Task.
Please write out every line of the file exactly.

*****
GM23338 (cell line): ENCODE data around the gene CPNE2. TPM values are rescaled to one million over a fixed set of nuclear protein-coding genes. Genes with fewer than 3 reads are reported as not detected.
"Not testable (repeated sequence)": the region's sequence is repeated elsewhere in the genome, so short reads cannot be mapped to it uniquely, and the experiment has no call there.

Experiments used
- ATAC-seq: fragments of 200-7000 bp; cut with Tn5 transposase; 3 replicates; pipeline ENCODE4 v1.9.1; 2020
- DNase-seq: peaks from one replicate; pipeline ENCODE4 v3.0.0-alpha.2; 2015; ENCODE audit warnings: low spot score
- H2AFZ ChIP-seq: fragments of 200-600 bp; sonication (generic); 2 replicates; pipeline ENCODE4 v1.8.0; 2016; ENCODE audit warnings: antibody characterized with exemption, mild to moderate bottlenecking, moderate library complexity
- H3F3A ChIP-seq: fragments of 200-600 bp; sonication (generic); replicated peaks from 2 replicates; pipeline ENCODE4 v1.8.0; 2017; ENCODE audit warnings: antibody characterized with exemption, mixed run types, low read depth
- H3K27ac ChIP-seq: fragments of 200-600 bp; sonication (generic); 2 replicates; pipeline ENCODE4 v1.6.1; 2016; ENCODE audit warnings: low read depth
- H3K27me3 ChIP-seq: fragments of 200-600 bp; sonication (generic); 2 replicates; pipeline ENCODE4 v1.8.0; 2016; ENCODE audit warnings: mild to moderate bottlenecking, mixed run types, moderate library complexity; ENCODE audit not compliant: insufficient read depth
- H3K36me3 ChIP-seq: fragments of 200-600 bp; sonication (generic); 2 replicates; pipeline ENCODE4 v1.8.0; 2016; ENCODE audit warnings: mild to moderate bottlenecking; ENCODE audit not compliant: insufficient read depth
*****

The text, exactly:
GM23338 (cell line): ENCODE data around the gene CPNE2. TPM values are rescaled to one million over a fixed set of nuclear protein-coding genes. Genes with fewer than 3 reads are reported as not detected.
"Not testable (repeated sequence)": the region's sequence is repeated elsewhere in the genome, so short reads cannot be mapped to it uniquely, and the experiment has no call there.

Experiments used
- ATAC-seq: fragments of 200-7000 bp; cut with Tn5 transposase; 3 replicates; pipeline ENCODE4 v1.9.1; 2020
- DNase-seq: peaks from one replicate; pipeline ENCODE4 v3.0.0-alpha.2; 2015; ENCODE audit warnings: low spot score
- H2AFZ ChIP-seq: fragments of 200-600 bp; sonication (generic); 2 replicates; pipeline ENCODE4 v1.8.0; 2016; ENCODE audit warnings: antibody characterized with exemption, mild to moderate bottlenecking, moderate library complexity
- H3F3A ChIP-seq: fragments of 200-600 bp; sonication (generic); replicated peaks from 2 replicates; pipeline ENCODE4 v1.8.0; 2017; ENCODE audit warnings: antibody characterized with exemption, mixed run types, low read depth
- H3K27ac ChIP-seq: fragments of 200-600 bp; sonication (generic); 2 replicates; pipeline ENCODE4 v1.6.1; 2016; ENCODE audit warnings: low read depth
- H3K27me3 ChIP-seq: fragments of 200-600 bp; sonication (generic); 2 replicates; pipeline ENCODE4 v1.8.0; 2016; ENCODE audit warnings: mild to moderate bottlenecking, mixed run types, moderate library complexity; ENCODE audit not compliant: insufficient read depth
- H3K36me3 ChIP-seq: fragments of 200-600 bp; sonication (generic); 2 replicates; pipeline ENCODE4 v1.8.0; 2016; ENCODE audit warnings: mild to moderate bottlenecking; ENCODE audit not compliant: insufficient read depth